Building a better web: the internet need not be doomed

Charles Lead beater hopes tech firms will stop focusing on getting big and selling out, and devote themselves to doing good.

While Charles Lead beater's report worries about whether the internet is living up to its potential, both his Better Web report and its funders strike notes of optimism, pointing to progress being made by social enterprises and charities online.

He cites digital education initiative the Khan Academy, which features video lectures and online tutorials to show what can be achived. Eight years after it was founded by Salman Khan, a former hedge fund analyst, it has, for example, delivered 260m lessons in languages ranging from Indonesian to Xhosa.

"Good ideas are emerging faster than ever, because once an idea such as the Khan Academy proves successful, demand almost mobilises itself," Leadbeter said.

Annika Small, the CEO of Nominet Trust, which funded the Better Web research, also praised School in a Box, which is able to use minimal internet access to deliver educational session from anywhere, including prisons or offshore sites. "Ways in which you can rethink the sites and spaces of learning are beginning to emerge, and that is very exciting," she said.

Big White Wall, a British site, is another successful project, which provides anonymous online counselling to support people with mental health problems.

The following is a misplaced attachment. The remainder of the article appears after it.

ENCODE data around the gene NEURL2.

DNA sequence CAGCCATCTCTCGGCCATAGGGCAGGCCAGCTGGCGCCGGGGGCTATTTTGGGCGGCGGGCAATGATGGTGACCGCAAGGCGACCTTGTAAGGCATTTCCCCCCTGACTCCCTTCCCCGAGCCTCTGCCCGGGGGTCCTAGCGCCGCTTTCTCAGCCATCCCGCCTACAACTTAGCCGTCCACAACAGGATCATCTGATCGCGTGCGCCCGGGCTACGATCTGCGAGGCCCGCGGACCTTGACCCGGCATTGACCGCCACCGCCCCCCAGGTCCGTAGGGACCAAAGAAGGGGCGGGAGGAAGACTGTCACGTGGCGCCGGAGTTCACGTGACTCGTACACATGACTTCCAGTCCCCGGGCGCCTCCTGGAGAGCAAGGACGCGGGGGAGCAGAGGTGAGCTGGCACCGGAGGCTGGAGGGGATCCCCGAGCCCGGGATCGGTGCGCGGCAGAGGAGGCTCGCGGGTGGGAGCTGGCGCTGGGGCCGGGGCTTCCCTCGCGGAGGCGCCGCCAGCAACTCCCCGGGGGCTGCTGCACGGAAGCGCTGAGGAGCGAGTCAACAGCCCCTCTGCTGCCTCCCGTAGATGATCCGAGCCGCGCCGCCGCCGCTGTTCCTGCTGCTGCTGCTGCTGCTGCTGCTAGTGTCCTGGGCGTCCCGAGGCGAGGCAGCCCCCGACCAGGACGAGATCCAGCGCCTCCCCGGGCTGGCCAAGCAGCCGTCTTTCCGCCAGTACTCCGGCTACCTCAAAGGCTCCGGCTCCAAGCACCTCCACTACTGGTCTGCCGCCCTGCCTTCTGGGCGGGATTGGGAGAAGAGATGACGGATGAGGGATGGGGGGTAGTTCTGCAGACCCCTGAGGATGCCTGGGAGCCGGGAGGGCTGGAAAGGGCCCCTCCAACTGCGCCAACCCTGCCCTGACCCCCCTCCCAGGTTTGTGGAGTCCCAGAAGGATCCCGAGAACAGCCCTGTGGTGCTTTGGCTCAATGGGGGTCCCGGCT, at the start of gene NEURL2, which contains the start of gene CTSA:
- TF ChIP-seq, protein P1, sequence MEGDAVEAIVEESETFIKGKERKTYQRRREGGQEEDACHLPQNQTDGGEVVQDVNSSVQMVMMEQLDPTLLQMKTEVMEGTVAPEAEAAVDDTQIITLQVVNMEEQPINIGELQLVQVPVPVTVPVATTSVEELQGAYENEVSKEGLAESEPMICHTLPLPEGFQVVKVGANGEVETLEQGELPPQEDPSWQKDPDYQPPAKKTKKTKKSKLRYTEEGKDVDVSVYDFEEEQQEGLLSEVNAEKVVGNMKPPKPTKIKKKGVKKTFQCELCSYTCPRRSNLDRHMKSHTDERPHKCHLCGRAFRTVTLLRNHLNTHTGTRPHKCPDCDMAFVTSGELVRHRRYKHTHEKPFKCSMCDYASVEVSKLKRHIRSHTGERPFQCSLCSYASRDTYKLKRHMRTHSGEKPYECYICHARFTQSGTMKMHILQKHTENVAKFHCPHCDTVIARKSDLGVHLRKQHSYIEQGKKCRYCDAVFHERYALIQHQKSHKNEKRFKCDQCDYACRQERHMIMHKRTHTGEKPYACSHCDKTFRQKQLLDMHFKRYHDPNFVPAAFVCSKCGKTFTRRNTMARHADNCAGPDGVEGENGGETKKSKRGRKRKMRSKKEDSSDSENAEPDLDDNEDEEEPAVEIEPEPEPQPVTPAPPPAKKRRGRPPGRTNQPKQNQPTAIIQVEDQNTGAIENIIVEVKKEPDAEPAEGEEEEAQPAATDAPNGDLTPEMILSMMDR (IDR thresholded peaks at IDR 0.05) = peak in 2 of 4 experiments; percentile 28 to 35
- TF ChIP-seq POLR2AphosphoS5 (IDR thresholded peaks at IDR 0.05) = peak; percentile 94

"This is a powerful and very simple example of how – mental health being such an issue in our society, often with a large stigma attached – to use a platform that is very safe, very anonymous if you wish it to be, to post how you're feeling," said Small.

"It gives you tools as to how to deal with that, but also gives you access to trained counsellors. It's also shifted the sense that you don't have to go into your GP: you have greater control as the patient."

Leadbeater's message is not to think the internet is doomed to colonisation by American social media firms, however large Facebook and Twitter are, but to focus on the achievements that can be made if the next wave of tech firms stop focusing on getting big and selling out. Instead, he hopes, perhaps somewhat optimisticially, that the next generation of entrepreneurs will devote themselves to good, and change the nation.

"All over the world, people are doing that, in all sorts of inventive ways. We shouldn't sell ourselves short by thinking that the internet is all crap, and there's not much we can do with it because Facebook controls all of it. Actually, there's a huge amount that is still there to be done."

But against concerns such as digital etiquette and corporate domination, such projects will have to have a major impact to become the prevailing tone.

The guardian.com


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